The European Commission is playing an odd kind of card game with the Telecoms Package amendments. It supports Amendment 138 to the Framework directive, but drops amendment 166 to the Universal Service directive, yet both amendments support the same principles. Either Mrs Reding genuinely wants to see the Internet remain open and users treated fairly, or she is playing some kind of political poker.
The European Commission's opinion on the amendments to the Telecoms Package was released late today - no doubt they were hoping to bury it over the week-end. Because in spite of the political wool which they continue to eke out of their creaking PR spindle, the controversial and inflamatory presence of content matters and copyright enforcement is still plain to be seen.
If Mrs Reding genuinely had realised the error of her ways, we would have expected to see the non-acceptance of amendments 112 and 61 - the linked co-operation and lawful content amendments. We would also have expected the scrapping of all the content-related amendments, including the requirements to place restrictions in users contracts and not anticipated that the Commission would reinsert the text to inform users about 'copyright infringements and their legal consequences'. Both of these being key requirements for graduated response measures.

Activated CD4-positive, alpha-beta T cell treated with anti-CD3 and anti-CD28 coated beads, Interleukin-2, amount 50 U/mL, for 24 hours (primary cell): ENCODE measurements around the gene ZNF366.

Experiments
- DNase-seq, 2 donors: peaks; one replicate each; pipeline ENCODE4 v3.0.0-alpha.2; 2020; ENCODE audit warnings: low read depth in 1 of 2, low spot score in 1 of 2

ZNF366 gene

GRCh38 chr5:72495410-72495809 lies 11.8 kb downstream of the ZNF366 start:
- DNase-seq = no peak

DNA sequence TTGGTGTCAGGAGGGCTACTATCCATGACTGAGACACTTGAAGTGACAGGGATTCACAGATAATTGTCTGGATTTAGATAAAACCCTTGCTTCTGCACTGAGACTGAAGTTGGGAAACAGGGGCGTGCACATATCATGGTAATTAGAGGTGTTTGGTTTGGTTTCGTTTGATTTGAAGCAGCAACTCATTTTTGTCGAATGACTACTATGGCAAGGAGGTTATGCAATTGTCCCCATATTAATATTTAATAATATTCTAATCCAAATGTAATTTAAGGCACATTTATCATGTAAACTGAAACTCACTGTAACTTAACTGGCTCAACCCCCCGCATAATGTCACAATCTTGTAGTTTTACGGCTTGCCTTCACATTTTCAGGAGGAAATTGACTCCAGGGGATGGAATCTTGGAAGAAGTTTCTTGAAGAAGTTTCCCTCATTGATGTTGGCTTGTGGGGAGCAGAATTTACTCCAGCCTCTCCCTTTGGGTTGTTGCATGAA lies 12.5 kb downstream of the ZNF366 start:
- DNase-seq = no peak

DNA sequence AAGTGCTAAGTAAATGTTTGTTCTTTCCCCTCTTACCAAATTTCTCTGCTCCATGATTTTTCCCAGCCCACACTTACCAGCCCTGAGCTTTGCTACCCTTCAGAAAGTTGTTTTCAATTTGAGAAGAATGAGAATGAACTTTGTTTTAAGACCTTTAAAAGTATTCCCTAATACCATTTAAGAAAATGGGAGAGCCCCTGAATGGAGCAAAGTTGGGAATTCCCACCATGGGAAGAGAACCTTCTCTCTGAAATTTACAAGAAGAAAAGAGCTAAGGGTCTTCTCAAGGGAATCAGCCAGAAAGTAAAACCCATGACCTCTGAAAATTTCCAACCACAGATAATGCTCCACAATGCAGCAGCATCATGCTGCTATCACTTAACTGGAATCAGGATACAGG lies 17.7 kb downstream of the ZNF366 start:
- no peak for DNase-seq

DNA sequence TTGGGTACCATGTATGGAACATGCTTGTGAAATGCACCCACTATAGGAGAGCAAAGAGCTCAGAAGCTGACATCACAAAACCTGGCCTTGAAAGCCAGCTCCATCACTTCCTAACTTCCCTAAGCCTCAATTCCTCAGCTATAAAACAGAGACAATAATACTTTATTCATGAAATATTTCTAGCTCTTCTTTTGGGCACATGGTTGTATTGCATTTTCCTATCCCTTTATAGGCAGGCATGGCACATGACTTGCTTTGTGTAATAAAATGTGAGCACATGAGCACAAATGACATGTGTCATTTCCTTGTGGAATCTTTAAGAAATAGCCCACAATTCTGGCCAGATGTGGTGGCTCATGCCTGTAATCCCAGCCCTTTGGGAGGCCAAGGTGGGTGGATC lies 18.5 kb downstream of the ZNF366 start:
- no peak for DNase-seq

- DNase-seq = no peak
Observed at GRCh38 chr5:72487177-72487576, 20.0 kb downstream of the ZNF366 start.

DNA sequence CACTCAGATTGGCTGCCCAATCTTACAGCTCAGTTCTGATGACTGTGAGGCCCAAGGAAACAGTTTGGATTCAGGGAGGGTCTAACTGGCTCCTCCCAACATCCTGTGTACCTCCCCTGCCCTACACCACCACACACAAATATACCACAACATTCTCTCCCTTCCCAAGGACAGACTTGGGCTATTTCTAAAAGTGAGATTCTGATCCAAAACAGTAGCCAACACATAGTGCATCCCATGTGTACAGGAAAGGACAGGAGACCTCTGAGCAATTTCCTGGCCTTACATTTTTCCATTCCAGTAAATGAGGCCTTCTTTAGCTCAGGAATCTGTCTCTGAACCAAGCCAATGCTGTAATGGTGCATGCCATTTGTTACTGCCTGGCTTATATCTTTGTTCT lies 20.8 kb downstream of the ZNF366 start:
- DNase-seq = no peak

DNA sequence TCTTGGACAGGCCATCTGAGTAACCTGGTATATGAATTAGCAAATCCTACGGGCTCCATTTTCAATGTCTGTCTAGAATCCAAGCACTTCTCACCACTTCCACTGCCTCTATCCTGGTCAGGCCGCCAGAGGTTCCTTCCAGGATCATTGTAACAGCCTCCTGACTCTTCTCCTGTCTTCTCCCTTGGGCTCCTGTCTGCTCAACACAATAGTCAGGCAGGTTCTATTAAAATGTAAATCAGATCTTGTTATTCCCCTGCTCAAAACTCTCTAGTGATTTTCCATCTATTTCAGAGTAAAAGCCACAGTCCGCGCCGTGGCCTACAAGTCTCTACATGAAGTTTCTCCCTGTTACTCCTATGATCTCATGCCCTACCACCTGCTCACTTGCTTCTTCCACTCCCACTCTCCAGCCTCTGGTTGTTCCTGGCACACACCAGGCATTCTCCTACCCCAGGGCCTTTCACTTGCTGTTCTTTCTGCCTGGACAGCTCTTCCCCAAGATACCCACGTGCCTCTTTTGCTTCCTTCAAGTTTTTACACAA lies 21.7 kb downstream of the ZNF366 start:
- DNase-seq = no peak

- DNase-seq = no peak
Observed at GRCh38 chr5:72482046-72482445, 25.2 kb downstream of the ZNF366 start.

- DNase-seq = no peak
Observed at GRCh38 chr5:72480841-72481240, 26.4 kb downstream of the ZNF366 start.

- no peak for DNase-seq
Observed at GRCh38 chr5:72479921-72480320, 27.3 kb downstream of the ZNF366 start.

And it goes without saying, that she would be able to support both Framework directive 138 and Universal Service 166.
But Mrs Reding has dropped one card on the table. This is the Commission's refusal to accept amendment 120. This amendment deleted the requirement for ISPs to enforce copyright and copyright enforcement law. It was one of the copyright hooks, inserted by the College of commissioners - rumoured by Mrs Reding herself - before the Telecoms Package began its journey through the Parliament.
If ever there was a giveaway, this is it. The Commission is making it clear that it wants copyright, and copyright enforcement to stay in the Telecoms Package. The question is, what will it do with card number 138?